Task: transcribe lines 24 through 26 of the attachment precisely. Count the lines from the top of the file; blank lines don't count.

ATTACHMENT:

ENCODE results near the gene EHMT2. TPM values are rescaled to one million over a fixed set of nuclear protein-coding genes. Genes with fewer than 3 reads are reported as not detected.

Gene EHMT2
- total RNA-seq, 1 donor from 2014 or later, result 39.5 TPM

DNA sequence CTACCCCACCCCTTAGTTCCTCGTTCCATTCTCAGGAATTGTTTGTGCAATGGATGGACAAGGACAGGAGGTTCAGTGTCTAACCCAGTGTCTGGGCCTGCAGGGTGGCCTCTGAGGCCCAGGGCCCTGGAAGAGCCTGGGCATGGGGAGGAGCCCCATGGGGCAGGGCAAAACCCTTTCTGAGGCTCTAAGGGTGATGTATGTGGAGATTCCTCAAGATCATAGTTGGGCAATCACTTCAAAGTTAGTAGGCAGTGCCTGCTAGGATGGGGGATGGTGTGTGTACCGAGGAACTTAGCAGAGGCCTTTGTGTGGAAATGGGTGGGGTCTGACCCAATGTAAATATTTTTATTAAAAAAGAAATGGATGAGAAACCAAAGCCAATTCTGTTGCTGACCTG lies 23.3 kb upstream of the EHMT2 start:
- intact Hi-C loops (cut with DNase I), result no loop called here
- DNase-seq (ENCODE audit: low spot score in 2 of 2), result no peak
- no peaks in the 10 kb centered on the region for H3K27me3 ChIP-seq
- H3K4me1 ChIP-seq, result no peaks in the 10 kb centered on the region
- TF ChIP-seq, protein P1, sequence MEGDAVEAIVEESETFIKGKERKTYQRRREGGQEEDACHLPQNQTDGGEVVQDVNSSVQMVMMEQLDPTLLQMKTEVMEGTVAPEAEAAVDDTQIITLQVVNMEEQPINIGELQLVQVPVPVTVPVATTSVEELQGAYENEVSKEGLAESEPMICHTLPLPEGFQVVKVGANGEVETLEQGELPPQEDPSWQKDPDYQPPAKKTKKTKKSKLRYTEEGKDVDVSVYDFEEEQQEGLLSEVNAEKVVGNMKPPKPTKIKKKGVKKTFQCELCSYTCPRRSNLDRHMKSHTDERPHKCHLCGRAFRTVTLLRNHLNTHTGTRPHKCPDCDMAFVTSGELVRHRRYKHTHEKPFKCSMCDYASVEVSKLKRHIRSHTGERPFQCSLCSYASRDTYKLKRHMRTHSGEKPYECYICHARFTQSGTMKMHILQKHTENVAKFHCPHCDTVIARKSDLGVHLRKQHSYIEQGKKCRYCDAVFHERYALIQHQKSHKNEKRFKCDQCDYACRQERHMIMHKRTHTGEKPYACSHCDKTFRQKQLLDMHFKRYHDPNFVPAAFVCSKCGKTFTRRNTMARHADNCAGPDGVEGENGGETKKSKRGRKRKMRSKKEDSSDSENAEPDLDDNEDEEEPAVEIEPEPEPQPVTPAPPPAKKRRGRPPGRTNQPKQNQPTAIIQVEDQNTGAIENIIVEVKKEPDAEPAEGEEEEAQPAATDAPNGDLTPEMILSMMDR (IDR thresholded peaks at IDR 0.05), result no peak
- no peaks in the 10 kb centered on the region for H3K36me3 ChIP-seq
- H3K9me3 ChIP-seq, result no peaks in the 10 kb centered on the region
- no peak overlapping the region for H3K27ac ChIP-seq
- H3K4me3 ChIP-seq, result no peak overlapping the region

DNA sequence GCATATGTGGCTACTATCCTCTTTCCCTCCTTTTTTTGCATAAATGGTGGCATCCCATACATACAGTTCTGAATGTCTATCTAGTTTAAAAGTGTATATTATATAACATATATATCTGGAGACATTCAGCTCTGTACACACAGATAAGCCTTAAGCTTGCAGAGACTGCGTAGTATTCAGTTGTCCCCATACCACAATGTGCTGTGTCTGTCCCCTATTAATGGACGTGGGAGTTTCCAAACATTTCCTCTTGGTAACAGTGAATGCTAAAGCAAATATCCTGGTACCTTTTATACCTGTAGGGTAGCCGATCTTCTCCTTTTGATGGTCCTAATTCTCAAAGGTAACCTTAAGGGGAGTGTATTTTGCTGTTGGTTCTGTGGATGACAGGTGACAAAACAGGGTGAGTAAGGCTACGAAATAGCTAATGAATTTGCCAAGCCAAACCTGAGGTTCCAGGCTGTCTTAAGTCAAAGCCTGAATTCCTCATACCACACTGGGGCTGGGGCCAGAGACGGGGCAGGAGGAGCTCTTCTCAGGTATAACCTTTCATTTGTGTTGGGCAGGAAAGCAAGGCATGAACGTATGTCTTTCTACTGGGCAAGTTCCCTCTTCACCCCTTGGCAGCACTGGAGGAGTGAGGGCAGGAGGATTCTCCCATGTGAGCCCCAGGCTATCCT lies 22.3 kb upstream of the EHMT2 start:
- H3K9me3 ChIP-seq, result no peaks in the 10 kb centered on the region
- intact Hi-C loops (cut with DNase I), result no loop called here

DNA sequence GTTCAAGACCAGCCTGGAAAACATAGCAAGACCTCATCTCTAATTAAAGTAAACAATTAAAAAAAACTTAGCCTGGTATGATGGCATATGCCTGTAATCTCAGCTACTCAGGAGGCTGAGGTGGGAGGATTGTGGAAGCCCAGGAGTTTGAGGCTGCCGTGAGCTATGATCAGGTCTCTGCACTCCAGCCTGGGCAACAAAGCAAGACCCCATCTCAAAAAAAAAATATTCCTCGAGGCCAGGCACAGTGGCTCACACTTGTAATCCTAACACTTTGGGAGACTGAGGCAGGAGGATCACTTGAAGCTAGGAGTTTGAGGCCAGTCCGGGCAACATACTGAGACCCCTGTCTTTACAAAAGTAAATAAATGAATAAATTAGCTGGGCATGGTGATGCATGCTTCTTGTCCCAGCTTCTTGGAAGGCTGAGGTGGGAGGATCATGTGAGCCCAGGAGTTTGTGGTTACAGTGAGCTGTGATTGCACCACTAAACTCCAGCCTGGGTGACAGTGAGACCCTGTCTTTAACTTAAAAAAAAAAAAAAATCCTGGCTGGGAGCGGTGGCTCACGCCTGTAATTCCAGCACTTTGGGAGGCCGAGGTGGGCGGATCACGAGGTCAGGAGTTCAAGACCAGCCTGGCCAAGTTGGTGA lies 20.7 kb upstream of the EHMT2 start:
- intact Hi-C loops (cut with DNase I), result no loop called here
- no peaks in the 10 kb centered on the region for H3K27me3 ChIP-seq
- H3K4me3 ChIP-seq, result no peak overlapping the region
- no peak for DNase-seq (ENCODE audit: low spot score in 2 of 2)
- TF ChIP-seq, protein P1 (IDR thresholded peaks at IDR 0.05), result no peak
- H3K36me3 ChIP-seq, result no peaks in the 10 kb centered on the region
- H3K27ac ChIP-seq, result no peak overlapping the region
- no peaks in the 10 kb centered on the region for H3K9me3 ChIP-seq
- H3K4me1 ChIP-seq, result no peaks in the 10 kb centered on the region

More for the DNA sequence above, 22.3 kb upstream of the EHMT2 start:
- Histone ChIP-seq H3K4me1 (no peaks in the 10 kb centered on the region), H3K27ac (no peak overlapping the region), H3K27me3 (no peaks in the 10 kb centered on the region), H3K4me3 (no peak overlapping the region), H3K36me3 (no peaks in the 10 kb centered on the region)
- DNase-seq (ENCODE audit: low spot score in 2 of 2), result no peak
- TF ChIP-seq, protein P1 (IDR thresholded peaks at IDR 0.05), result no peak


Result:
- H3K27ac ChIP-seq, result no peak overlapping the region
- no peaks in the 10 kb centered on the region for H3K9me3 ChIP-seq
- H3K4me1 ChIP-seq, result no peaks in the 10 kb centered on the region